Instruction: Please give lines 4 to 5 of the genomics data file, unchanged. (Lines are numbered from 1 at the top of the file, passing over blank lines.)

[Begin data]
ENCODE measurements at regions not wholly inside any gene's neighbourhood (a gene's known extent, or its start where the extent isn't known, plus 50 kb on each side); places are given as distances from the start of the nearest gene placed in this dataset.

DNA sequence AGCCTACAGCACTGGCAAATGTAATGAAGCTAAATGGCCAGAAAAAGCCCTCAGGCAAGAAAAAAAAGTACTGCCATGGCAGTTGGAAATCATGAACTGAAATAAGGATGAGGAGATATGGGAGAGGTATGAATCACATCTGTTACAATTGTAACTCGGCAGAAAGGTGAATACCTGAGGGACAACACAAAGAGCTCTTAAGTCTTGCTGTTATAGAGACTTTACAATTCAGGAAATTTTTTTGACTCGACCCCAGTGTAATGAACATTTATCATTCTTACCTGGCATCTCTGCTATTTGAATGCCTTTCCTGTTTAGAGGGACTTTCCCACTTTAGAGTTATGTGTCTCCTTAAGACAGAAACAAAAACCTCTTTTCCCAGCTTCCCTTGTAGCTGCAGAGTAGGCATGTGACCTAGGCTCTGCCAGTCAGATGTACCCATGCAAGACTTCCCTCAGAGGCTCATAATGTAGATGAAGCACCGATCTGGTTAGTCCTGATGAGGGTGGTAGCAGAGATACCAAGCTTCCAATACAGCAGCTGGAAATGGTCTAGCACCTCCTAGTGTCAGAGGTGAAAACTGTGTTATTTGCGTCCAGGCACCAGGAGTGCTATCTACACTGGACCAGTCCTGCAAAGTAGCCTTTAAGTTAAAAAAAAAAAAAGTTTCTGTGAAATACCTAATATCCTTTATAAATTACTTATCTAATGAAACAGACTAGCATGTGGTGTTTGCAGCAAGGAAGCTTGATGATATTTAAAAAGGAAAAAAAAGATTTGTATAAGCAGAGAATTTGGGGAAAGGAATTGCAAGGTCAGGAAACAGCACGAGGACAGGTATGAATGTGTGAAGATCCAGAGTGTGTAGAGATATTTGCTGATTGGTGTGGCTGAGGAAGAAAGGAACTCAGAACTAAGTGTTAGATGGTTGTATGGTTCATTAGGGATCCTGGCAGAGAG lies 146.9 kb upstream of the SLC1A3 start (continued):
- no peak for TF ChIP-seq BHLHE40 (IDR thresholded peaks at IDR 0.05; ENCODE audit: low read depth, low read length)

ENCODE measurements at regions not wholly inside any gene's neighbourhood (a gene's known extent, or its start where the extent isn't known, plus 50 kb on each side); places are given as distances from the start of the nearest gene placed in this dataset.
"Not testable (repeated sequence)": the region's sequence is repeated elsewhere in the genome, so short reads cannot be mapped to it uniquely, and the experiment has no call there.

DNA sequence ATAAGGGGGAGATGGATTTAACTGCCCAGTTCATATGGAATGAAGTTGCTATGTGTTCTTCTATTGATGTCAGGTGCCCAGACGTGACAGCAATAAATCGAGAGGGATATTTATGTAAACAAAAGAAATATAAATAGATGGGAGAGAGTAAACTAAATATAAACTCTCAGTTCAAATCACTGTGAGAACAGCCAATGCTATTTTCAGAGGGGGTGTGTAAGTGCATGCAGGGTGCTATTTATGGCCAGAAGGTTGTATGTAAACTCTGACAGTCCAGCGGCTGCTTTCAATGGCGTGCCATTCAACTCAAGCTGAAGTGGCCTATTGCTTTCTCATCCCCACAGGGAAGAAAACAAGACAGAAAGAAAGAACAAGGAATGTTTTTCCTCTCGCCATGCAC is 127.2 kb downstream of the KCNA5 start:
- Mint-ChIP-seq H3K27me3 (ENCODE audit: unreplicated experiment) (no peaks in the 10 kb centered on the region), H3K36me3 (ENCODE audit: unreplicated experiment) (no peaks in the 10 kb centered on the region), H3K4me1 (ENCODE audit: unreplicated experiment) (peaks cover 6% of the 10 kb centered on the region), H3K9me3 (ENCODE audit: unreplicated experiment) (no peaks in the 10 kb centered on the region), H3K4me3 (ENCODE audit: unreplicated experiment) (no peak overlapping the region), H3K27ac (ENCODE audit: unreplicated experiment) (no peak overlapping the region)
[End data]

ENCODE measurements at regions not wholly inside any gene's neighbourhood (a gene's known extent, or its start where the extent isn't known, plus 50 kb on each side); places are given as distances from the start of the nearest gene placed in this dataset.
"Not testable (repeated sequence)": the region's sequence is repeated elsewhere in the genome, so short reads cannot be mapped to it uniquely, and the experiment has no call there.